The sad part is we lost half a scene, Laura, when [Raquel] is going in for surgery. The dialogue is, 'I want you to make me that promise' and Paula says 'I promise,' but the scene continues. The next thing Paula says, Max is like, 'And you've been so mean to me!' [laughs] And they start laughing together, and then she's like, 'All right, get the damn doctors in here. Time to get the show on the road!' That's how we ended the scene. That was wonderful, but for time, we had to cut it. We couldn't put that in there. It was a great, great piece of levity.

Sadly, there just wasn't time in "The Promise" for Max and Raquel to share a laugh. The emotional impact was there, but the episode didn't have a lot of humor to offer. Even with that moment having to be cut, I think it's safe to say that this hour of television will be one of the standouts of Season 2 as it heads toward its finale.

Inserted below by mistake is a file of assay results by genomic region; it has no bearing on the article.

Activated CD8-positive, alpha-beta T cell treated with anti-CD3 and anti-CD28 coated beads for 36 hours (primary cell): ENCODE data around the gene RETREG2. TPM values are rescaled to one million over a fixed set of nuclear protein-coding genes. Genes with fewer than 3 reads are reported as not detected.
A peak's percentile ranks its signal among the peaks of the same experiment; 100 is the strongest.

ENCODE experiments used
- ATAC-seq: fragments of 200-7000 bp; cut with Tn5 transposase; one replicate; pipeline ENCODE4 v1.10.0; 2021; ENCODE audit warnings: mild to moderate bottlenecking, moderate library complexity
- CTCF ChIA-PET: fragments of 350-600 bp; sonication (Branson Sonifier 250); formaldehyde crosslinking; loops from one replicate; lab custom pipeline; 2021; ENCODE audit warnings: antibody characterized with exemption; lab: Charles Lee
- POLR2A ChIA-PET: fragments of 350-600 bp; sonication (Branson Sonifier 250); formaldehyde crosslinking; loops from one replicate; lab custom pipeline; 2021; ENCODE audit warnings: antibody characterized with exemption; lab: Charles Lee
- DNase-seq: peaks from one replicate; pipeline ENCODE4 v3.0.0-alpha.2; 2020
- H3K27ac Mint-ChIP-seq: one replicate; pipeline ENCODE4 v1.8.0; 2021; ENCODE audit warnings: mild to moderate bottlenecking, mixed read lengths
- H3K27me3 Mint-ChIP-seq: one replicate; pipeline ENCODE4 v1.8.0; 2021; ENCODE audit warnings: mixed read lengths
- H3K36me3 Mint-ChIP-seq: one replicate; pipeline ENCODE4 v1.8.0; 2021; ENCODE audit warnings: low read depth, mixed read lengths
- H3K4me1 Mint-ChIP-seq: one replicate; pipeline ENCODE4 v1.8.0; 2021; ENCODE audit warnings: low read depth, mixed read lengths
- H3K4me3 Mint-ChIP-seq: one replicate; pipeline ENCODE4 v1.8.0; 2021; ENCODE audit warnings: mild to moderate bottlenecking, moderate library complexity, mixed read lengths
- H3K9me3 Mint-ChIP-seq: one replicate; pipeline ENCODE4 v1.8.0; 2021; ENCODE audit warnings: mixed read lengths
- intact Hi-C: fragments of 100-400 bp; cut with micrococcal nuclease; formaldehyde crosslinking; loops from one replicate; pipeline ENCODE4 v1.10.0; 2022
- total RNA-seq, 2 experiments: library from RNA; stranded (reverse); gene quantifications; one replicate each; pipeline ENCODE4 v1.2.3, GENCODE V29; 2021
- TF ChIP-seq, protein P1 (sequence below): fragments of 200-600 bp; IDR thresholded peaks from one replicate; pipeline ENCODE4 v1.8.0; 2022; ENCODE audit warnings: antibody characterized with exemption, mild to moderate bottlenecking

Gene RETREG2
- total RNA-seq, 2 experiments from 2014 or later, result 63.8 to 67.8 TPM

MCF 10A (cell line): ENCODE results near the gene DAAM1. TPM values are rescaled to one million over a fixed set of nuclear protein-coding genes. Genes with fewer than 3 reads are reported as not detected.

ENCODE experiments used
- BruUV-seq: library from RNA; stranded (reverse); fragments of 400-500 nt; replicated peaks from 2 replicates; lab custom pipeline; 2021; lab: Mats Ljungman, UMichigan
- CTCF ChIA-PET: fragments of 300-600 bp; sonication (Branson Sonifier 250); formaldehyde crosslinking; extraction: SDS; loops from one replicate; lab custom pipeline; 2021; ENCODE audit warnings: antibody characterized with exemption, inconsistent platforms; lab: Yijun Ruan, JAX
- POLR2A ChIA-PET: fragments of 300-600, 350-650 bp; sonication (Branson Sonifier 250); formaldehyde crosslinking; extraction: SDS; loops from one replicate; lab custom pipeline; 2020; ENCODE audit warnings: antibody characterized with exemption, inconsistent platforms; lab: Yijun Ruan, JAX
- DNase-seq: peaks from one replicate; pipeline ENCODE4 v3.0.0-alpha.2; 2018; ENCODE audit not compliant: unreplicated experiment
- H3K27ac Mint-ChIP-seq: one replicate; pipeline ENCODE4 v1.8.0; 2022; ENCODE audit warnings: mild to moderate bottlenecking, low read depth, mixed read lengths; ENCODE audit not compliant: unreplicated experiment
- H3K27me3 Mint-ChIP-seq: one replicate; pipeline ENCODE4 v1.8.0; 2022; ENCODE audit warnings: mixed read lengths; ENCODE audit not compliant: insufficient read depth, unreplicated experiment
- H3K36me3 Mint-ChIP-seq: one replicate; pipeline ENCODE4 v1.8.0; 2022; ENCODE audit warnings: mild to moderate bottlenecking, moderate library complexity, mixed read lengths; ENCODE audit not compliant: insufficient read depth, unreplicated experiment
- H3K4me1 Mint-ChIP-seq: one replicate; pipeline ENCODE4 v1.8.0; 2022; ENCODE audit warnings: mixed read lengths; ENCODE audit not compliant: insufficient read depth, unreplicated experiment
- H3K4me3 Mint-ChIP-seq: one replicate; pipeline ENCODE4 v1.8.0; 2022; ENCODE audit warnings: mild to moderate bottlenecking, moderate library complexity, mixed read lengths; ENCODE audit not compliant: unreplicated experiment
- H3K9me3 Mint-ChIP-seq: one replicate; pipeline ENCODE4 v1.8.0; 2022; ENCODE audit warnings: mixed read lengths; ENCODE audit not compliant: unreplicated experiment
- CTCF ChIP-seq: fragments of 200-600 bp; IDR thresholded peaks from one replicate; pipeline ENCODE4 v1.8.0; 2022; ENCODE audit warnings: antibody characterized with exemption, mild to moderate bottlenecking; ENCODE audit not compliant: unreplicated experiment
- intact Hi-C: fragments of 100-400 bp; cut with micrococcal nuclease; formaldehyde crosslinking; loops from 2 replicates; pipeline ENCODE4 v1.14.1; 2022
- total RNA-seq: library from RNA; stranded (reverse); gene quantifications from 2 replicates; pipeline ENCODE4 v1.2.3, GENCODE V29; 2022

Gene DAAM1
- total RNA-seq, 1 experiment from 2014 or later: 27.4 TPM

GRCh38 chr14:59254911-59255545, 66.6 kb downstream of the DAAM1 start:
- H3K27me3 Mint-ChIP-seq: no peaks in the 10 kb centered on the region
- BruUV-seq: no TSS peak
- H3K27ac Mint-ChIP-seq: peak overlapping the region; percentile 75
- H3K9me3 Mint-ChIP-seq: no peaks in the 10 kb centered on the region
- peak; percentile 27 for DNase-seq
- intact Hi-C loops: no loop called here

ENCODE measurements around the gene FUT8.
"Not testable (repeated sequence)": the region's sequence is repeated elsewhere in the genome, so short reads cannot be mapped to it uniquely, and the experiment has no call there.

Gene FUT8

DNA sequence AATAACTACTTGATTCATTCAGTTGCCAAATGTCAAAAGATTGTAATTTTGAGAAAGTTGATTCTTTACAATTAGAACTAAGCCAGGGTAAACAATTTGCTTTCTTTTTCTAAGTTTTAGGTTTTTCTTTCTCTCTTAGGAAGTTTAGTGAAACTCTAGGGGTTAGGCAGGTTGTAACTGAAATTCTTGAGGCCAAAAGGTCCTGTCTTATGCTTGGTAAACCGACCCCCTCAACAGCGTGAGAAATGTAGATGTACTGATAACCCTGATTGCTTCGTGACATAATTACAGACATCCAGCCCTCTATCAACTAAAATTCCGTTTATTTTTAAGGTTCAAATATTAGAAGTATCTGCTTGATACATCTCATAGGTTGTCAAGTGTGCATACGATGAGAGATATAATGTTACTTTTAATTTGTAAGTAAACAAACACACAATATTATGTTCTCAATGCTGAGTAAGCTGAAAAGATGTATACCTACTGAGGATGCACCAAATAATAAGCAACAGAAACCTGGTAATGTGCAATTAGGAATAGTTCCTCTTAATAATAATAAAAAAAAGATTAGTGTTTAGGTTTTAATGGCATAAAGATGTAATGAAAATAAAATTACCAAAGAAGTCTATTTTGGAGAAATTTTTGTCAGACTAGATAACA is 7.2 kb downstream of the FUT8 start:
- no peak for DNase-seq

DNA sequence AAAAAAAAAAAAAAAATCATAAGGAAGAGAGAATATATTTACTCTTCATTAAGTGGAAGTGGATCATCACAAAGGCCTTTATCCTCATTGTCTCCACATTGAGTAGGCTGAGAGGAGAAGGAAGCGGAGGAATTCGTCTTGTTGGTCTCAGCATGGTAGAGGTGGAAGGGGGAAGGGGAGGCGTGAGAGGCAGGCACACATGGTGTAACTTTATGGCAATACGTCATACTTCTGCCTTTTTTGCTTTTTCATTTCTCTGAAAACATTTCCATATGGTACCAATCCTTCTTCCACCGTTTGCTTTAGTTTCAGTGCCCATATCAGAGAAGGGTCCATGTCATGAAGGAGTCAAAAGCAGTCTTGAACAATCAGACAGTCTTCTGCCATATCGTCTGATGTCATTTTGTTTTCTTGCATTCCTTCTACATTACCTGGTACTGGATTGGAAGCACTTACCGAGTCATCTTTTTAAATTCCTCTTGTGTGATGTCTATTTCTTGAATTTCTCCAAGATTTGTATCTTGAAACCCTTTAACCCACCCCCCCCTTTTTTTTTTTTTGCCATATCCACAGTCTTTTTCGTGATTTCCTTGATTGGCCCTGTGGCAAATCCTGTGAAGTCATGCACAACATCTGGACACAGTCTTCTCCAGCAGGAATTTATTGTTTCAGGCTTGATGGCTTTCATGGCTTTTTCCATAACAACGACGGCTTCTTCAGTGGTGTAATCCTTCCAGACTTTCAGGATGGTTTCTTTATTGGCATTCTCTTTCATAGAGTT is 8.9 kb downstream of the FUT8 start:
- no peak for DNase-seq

The episode also brought back an O.G. CSI star, with Eric Szmanda reprising his role as Greg Sanders. He joins fellow CSI veteran Marg Helgenberger, who returned as Catherine Willows in Season 2 following the departures of William Petersen and Jorja Fox. Given that the show has already been renewed for Season 3, it's not too soon to start speculating if more O.G. stars might sign on! 

For now, fans can keep catching new episodes of CSI: Vegas on Thursdays at 10 p.m. ET on CBS, and revisit past episodes streaming with a Paramount Plus subscription.

Laura Hurley
Senior Content Producer

Laura turned a lifelong love of television into a valid reason to write and think about TV on a daily basis. She's not a doctor, lawyer, or detective, but watches a lot of them in primetime. Resident of One Chicago, the galaxy far, far away, and Northeast Ohio. Will not time travel, but will sneak references to The X-Files into daily conversation.